Outside the solenoid the magnetic field is zero, so the top portion of the amperian loop doesn’t contribute to the current. What about the two vertical sides? They’re at right angles to the magnetic field, so their contribution is also zero. We’re only left with the bottom of the loop with length l.
B is constant, and the solenoid has n turns per unit length l. This means the amperian rectangular loop encircles nl turns. Since the same current I flows through each turn, we get that Iencircled = nlI. This gives us Bl = µ0nlI, or B = µ0nI.
Question 5. Find the magnetic flux ΦB through one single turn of the solenoid in #4.
Answer: We know that magnetic flux is given by the equation that ΦB = BA. The magnetic field in a solenoid is given by B = µ0nI. The solenoid has a circular cross section of radius R, so its area is A = πR2. That gives us a magnetic flux through a solitary loop of wire of ΦB = µ0nIπR2. Isn’t that the same as for all the loops? It should be: the magnetic field in a solenoid is constant.
Question 6. After many months of persuasion, we convince Master Yoda to train us as Jedis on his home planet Degobah. To demonstrate the power of the Force, Yoda levitates a conducting loop of wire of mass m = 1 kg, resistance R = 2 Ω, and radius r = 1.5 m at a height of 10 m from the ground to the center of the loop.
As a young Jedi apprentice, your first task consists of creating a uniform magnetic field that increases at a rate of . The only tools at your disposal are the Force, which is equivalent to how quickly we can move electrons along the wire, and the levitated loop of wire with the physical properties mentioned above. Per Yoda’s instructions, the magnetic field can either point downwards or upwards, as long as it intersects the loop of wire at a perpendicular angle. Yoda is kind enough to assist to ensure the wire remains levitated so that we may focus on creating a uniform magnetic field. How much Force must we conjure up to perform this task?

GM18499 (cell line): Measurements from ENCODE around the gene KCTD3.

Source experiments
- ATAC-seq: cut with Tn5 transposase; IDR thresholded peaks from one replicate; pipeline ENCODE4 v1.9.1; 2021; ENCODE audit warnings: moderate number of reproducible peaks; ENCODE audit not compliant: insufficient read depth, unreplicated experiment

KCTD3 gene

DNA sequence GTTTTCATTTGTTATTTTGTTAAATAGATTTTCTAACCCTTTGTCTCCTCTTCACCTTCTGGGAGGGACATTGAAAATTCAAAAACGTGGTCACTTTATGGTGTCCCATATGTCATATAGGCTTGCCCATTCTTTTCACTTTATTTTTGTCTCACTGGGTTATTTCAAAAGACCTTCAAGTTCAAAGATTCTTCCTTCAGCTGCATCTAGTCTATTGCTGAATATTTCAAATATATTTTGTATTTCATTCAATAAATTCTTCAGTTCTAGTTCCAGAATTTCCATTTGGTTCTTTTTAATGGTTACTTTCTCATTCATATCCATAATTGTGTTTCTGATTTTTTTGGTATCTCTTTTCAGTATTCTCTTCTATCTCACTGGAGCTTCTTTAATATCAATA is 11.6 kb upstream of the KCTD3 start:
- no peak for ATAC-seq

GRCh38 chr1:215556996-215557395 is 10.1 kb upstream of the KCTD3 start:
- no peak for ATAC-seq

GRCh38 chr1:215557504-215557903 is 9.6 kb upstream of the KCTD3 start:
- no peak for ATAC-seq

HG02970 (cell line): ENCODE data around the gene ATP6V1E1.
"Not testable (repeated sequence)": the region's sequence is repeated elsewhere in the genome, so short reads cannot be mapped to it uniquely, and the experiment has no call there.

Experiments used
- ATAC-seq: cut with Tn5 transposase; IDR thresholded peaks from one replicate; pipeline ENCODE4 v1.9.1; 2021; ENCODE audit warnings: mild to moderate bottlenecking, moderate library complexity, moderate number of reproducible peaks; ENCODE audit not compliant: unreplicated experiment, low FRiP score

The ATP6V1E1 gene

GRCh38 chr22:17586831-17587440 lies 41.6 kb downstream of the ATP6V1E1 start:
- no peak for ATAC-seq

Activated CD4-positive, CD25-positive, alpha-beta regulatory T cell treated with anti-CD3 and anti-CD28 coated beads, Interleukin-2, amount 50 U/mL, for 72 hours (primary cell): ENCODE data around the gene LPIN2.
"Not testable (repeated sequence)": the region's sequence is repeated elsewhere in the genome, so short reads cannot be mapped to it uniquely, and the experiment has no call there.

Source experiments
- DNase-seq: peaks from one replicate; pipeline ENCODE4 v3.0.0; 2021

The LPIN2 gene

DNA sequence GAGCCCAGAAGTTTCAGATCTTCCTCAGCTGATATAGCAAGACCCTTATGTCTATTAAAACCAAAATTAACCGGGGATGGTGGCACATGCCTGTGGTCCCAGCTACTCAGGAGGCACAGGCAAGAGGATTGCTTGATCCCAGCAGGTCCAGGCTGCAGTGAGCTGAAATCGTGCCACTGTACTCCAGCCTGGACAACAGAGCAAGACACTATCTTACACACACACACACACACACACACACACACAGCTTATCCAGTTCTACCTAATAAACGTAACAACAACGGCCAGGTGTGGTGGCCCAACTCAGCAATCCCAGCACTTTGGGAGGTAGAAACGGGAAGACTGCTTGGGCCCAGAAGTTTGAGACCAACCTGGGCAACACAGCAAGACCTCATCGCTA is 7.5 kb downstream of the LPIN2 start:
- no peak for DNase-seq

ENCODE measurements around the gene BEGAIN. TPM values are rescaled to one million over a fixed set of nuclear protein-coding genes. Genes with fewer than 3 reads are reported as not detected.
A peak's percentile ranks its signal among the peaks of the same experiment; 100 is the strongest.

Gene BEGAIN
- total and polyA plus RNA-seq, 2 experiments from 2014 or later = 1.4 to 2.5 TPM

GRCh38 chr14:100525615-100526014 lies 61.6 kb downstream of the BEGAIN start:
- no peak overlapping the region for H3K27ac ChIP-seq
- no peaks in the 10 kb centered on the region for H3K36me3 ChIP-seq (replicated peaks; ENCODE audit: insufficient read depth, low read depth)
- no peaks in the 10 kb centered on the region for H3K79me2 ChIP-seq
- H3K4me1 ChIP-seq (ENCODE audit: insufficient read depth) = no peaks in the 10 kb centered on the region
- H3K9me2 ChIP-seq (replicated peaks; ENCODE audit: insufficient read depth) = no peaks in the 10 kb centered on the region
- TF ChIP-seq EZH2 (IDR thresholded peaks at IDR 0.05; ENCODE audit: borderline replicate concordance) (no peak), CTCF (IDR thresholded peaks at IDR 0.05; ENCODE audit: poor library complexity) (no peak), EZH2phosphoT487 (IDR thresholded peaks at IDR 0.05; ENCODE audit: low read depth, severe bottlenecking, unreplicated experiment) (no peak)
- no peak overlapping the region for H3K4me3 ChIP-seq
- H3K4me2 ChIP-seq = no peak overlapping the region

Answer: The first part of this problem involves taking a deep breath and repeating the first line of The Hitchhiker’s Guide to the Galaxy: DON’T PANIC.
Unfortunately, the answer is not 42.
The key to solving this problem lays in the concept of “the Force”, which is defined as the ability to quickly move electrons along the wire, i.e.create a current.
The magnetic flux of is given by: Φ = BA where B is the magnetic field we’re supposed to create and A is the area of the loop, πr2 in this case, so Φ = πr2B.
We don’t care one iota about the strength of the magnetic field itself. What matters is the change of flux for Faraday’s Law. Hence the magnitude of the EMF ε is given by the change of flux .
Using Ohm’s Law, we can then calculate the Force (current) needed with , which is 0.88 A.
Question 7. Unfortunately, since Luke was hanging out last night with Han Solo at the Cantina, it takes him three tries to accomplish the simple task from #6. We did it, but not Luke. Yoda is not a happy camper (happy camper he is not). He morphs the loop of wire into a perfect square, places it such that half of one of its side intersects parallel to Luke’s crafted magnetic field, and orders him to use his disappointing abilities to move the entire square loop of wire out of the magnetic field in exactly 10 seconds. Since he’s feeling rather greenish, Yoda cuts him some slack and tells Luke the magnetic field can stop increasing since it requires so much Force on his part. The magneticfield returns to its original value of 5 T. How much Force must Luke use to accomplish this new task, if the Force is once again represented by current flow?
Answer: Again, we don’t care a jot about the flux. What matters is how quickly the flux is changing in the area of the loop exposed to the now-constant magnetic field.
Once again, Φ = BA, except that this time, the area of the conducting loop is changing. The area of the square exposed to the magneticfield is simply the length l of the wire multiplied by whatever portion of the square is exposed to the magnetic field. If we define this portion of the square to be x, we find that the area is equal to A = lx.
So using , we have that , where v is the velocity of the square of wire, decreasing according to Lenz’ Law. Think about it: the induced current created a new magnetic field that opposes the change in magnetic flux, so the square loop slows down.